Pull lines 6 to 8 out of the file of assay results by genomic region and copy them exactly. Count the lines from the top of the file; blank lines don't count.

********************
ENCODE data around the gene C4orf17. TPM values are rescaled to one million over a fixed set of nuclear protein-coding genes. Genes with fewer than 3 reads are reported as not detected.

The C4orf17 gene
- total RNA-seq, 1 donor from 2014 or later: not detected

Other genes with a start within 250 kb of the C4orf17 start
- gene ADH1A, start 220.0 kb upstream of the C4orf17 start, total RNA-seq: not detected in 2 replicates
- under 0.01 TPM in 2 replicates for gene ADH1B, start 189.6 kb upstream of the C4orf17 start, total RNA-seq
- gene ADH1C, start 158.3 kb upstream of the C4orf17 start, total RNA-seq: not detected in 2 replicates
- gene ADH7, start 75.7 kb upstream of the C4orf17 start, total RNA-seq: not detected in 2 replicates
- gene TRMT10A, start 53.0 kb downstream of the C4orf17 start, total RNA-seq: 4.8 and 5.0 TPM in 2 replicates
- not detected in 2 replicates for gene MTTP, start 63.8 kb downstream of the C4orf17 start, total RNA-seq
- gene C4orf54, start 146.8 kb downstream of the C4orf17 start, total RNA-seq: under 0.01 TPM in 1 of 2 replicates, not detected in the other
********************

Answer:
- under 0.01 TPM in 2 replicates for gene ADH1B, start 189.6 kb upstream of the C4orf17 start, total RNA-seq
- gene ADH1C, start 158.3 kb upstream of the C4orf17 start, total RNA-seq: not detected in 2 replicates
- gene ADH7, start 75.7 kb upstream of the C4orf17 start, total RNA-seq: not detected in 2 replicates